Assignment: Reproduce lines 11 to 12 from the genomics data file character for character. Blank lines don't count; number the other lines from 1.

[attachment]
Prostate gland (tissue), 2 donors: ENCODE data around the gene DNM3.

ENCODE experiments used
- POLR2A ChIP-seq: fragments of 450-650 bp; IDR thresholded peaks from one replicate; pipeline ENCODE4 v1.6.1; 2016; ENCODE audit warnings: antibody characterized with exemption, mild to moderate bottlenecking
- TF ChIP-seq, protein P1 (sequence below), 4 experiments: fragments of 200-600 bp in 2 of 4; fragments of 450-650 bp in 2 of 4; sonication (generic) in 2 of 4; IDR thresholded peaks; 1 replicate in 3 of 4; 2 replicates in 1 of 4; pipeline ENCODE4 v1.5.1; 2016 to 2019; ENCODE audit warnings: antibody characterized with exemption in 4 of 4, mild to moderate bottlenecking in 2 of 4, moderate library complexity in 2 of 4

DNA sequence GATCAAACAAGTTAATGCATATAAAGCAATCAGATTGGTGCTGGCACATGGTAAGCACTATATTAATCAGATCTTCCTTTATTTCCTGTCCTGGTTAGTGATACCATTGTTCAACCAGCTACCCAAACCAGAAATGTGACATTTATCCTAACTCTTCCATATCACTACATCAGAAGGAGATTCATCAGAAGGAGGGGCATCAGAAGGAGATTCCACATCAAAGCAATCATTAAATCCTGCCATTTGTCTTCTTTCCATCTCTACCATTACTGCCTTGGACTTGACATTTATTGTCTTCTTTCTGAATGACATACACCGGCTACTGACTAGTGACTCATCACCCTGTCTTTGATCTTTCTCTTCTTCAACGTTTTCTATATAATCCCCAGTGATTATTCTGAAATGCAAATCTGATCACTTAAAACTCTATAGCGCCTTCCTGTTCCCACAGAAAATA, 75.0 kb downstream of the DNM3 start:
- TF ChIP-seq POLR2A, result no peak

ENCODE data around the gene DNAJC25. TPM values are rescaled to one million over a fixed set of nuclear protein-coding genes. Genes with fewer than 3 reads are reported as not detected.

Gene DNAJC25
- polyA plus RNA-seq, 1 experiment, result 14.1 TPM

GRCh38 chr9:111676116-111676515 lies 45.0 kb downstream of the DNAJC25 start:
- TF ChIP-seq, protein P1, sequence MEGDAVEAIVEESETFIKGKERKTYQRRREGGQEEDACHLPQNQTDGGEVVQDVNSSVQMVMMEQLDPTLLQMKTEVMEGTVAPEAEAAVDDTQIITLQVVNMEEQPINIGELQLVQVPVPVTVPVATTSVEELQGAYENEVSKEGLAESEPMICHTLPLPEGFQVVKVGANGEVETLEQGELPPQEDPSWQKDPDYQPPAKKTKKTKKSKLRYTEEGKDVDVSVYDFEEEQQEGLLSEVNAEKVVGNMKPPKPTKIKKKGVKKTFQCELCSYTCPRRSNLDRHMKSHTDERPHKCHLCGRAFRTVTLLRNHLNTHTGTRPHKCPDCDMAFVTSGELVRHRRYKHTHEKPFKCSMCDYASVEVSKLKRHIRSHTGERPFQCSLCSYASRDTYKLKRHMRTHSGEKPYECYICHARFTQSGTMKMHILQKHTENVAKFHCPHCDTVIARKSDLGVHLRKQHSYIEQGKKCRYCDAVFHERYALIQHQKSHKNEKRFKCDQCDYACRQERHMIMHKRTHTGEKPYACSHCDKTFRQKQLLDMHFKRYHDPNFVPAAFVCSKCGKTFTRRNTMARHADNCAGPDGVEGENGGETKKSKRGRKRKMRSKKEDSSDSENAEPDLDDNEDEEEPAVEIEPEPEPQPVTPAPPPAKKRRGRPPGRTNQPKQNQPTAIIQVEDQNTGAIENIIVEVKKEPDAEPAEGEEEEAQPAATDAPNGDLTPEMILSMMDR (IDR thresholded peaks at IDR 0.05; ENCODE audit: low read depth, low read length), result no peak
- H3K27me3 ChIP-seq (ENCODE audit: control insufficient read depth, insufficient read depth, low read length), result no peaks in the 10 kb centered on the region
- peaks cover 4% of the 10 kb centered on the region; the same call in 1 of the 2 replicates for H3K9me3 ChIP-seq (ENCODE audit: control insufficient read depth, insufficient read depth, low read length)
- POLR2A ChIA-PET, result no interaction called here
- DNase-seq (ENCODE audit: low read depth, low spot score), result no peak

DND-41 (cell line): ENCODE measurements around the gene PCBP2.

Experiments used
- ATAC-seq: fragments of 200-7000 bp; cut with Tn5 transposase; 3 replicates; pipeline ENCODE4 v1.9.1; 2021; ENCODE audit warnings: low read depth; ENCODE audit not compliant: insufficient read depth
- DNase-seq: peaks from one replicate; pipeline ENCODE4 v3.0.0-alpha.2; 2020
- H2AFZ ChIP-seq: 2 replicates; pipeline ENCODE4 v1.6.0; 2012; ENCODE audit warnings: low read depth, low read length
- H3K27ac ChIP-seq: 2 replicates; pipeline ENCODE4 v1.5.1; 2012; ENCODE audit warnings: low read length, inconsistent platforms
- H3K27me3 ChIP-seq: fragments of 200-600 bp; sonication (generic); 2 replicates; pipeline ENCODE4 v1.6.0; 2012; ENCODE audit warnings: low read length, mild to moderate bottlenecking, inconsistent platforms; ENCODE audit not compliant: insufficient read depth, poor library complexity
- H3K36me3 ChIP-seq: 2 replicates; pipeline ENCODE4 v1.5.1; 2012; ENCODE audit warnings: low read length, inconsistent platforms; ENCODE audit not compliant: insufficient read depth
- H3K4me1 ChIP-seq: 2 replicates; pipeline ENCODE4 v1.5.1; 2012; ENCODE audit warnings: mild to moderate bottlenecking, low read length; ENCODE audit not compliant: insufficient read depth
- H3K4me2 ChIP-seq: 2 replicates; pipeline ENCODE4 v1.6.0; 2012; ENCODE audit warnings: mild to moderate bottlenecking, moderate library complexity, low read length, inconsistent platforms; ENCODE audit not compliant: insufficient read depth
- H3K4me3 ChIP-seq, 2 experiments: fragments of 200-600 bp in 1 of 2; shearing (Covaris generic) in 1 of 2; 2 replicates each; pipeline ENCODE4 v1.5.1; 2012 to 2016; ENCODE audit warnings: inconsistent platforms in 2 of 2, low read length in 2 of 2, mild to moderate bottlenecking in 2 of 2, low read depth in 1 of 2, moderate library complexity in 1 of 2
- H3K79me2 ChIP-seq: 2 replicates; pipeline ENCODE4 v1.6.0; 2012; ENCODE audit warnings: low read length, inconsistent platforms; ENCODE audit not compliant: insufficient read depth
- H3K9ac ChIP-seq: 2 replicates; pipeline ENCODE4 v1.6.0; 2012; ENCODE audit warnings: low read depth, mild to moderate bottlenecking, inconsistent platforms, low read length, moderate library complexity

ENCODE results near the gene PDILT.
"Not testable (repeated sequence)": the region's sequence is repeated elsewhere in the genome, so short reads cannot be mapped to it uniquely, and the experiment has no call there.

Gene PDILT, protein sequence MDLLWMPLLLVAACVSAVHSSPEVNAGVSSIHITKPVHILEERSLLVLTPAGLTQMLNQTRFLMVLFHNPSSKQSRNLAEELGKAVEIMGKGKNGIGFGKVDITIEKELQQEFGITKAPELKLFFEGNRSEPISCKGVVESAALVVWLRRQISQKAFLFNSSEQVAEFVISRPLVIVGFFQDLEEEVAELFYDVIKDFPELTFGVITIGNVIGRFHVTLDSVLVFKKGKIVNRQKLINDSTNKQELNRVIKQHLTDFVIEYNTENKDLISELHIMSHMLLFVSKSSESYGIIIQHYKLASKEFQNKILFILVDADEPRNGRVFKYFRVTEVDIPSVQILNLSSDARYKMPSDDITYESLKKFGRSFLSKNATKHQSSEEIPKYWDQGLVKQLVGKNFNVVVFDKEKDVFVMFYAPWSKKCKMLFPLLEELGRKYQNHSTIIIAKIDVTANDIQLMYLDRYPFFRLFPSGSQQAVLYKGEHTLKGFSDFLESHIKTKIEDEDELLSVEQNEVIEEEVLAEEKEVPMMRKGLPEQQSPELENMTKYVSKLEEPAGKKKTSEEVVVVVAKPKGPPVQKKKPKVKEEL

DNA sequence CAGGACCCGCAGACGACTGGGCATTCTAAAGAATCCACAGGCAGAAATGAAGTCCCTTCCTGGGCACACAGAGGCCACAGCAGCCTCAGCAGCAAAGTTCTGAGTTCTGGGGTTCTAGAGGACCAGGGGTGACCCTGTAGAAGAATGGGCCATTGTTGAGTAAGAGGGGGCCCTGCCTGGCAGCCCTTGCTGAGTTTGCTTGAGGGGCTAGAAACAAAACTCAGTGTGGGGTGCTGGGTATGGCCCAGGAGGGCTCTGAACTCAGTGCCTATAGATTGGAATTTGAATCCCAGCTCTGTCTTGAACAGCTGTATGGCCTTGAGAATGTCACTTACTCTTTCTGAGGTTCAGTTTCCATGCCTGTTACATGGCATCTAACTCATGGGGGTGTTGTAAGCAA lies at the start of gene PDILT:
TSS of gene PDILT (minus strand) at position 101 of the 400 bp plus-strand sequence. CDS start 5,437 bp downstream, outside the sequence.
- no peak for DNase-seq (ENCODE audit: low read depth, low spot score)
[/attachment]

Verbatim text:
- TF ChIP-seq, protein P1, sequence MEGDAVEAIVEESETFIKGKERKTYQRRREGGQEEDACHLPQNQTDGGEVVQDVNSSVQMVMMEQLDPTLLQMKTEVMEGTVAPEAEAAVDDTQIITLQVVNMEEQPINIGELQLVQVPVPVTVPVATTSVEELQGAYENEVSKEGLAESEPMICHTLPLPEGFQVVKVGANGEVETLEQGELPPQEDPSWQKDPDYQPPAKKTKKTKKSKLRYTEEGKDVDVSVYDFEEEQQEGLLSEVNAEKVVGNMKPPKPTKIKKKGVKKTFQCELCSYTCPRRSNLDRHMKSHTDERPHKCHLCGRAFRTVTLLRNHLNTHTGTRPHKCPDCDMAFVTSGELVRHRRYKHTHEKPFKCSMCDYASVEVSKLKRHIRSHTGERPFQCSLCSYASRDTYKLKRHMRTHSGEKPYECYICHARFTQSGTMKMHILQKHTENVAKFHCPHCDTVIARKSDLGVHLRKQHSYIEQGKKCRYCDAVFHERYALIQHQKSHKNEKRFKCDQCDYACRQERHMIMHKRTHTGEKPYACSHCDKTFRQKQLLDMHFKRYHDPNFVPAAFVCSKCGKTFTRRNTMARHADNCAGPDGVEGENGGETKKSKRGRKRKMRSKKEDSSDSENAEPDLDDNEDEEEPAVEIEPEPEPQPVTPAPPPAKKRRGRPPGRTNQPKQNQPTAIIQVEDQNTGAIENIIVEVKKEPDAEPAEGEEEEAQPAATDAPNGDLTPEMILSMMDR (IDR thresholded peaks at IDR 0.05; ENCODE audit: low read depth, low read length), result no peak
- H3K27me3 ChIP-seq (ENCODE audit: control insufficient read depth, insufficient read depth, low read length), result no peaks in the 10 kb centered on the region